Monsanto's cotton revenues face uphill battle (16/12/2005)

For the extraordinary bull Monsanto successfully feeds its investors on, see "37 mln-acre Europe biotech corn market"!

Monsanto's cotton revenues face uphill battle
For immediate release
December 14, 2005

By the end of the decade Monsanto's revenues from its cotton traits - which account for approximately 10% of overall seed and trait revenues - could be in severe decline. The reversal is likely to happen because competitors are indicating they plan to replace Monsanto traits with their own and others' newly developed technology.

According to a just-released report by the Polaris Institute (attached), the trend can't help but have a negative effect on the company's revenues. The stock price is currently near an all-time high, based on short-term earnings potential. But the report's forward-looking statistics reveal those earnings, particularly in cotton, may not be sustainable.

Polaris looks at the cotton business in the United States, the current consolidation among seed companies and competition over which traits are inserted into which seeds. With the number of acres planted to cotton stable across the country, future industry revenues will increasingly go to seed companies that choose the most commercially viable traits, based on productivity and cost.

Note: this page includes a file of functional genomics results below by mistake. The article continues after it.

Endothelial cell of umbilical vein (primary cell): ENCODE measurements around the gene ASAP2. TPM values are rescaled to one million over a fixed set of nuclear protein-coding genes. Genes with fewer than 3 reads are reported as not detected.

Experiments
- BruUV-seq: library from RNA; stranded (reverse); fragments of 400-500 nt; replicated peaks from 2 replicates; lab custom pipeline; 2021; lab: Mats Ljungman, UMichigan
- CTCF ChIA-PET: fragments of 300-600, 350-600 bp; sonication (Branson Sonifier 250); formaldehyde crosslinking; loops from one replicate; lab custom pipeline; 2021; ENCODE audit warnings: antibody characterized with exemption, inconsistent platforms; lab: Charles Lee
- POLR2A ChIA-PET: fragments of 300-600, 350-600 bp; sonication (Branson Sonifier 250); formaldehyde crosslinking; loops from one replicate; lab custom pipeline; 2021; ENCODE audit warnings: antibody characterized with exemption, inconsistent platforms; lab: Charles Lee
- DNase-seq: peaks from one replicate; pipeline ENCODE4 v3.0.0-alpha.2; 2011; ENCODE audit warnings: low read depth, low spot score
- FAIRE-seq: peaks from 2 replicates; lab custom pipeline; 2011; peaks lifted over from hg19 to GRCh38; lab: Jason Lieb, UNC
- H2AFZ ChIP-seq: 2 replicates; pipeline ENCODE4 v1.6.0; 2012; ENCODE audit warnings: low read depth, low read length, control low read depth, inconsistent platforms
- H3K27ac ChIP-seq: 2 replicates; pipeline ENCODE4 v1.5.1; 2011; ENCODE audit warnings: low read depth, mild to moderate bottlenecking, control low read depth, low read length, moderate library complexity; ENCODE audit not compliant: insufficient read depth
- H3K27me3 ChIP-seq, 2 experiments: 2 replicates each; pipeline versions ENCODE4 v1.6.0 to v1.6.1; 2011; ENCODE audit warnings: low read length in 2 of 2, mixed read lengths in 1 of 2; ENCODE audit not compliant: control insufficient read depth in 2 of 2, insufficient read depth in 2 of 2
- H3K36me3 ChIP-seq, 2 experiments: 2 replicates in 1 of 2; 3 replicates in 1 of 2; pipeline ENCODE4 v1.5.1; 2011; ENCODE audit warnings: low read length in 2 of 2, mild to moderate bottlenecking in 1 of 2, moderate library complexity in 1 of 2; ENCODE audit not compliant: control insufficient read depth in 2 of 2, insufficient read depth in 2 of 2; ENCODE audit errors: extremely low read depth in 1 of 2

The report analyzes the three main industry players - Delta and Pine Land, Bayer and Monsanto - and their prospects for growth. A main focus is on how Delta and Pine Land says it will drop Monsanto's traits over a three-year period starting in 2009. Bayer is also in the process of switching away from Monsanto traits. The two companies control 75 percent of the cotton-seed business.

The report also provides information on the cotton pipeline and field trials and how these can affect market share, with market-share estimates through 2012.

"Although the actual situation will undoubtedly differ from projections, it's likely there will be a significant change in trait market share in the not-too-distant future," says David Macdonald, Polaris analyst.

"Big seed companies are already starting to flex their muscles as new non-Monsanto traits become available. This trend is likely to continue into the future."

Changes in cotton-trait adoption will pick up speed in 2008, marking the first time Monsanto has been faced with real competition in the GE-crop industry. With no new products to introduce in the face of this competition, the company will have a difficult time protecting what today accounts for $300 million on its balance sheets.

For more information, contact David Macdonald at 613 237-1717 or 613 725-7606 (cell).

Polaris: The Polaris Institute is a public interest organization doing research, education and action on the role of corporations in public policy.

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